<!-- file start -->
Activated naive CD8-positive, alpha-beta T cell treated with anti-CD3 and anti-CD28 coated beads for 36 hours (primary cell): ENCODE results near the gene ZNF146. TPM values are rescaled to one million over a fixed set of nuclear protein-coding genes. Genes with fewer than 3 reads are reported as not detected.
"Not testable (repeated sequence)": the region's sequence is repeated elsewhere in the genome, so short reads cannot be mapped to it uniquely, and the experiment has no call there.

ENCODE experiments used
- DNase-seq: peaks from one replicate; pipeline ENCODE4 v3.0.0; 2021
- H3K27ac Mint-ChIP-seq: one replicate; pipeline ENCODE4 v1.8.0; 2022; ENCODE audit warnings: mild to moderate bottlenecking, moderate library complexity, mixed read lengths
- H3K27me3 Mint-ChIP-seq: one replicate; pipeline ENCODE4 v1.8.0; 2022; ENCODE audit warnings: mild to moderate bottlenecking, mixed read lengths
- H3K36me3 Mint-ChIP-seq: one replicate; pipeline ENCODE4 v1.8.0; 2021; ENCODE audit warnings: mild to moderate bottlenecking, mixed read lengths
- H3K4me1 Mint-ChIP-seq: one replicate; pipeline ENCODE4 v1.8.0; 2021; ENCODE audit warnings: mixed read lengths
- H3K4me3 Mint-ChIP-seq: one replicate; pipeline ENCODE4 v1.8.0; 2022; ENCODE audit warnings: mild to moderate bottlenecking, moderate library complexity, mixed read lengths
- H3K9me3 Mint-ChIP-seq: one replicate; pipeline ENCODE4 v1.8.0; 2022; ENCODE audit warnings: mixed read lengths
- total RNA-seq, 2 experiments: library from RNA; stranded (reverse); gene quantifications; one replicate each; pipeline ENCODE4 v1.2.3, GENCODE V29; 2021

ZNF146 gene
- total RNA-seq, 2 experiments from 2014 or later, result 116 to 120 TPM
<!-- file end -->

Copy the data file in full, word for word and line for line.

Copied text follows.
Activated naive CD8-positive, alpha-beta T cell treated with anti-CD3 and anti-CD28 coated beads for 36 hours (primary cell): ENCODE results near the gene ZNF146. TPM values are rescaled to one million over a fixed set of nuclear protein-coding genes. Genes with fewer than 3 reads are reported as not detected.
"Not testable (repeated sequence)": the region's sequence is repeated elsewhere in the genome, so short reads cannot be mapped to it uniquely, and the experiment has no call there.

ENCODE experiments used
- DNase-seq: peaks from one replicate; pipeline ENCODE4 v3.0.0; 2021
- H3K27ac Mint-ChIP-seq: one replicate; pipeline ENCODE4 v1.8.0; 2022; ENCODE audit warnings: mild to moderate bottlenecking, moderate library complexity, mixed read lengths
- H3K27me3 Mint-ChIP-seq: one replicate; pipeline ENCODE4 v1.8.0; 2022; ENCODE audit warnings: mild to moderate bottlenecking, mixed read lengths
- H3K36me3 Mint-ChIP-seq: one replicate; pipeline ENCODE4 v1.8.0; 2021; ENCODE audit warnings: mild to moderate bottlenecking, mixed read lengths
- H3K4me1 Mint-ChIP-seq: one replicate; pipeline ENCODE4 v1.8.0; 2021; ENCODE audit warnings: mixed read lengths
- H3K4me3 Mint-ChIP-seq: one replicate; pipeline ENCODE4 v1.8.0; 2022; ENCODE audit warnings: mild to moderate bottlenecking, moderate library complexity, mixed read lengths
- H3K9me3 Mint-ChIP-seq: one replicate; pipeline ENCODE4 v1.8.0; 2022; ENCODE audit warnings: mixed read lengths
- total RNA-seq, 2 experiments: library from RNA; stranded (reverse); gene quantifications; one replicate each; pipeline ENCODE4 v1.2.3, GENCODE V29; 2021

ZNF146 gene
- total RNA-seq, 2 experiments from 2014 or later, result 116 to 120 TPM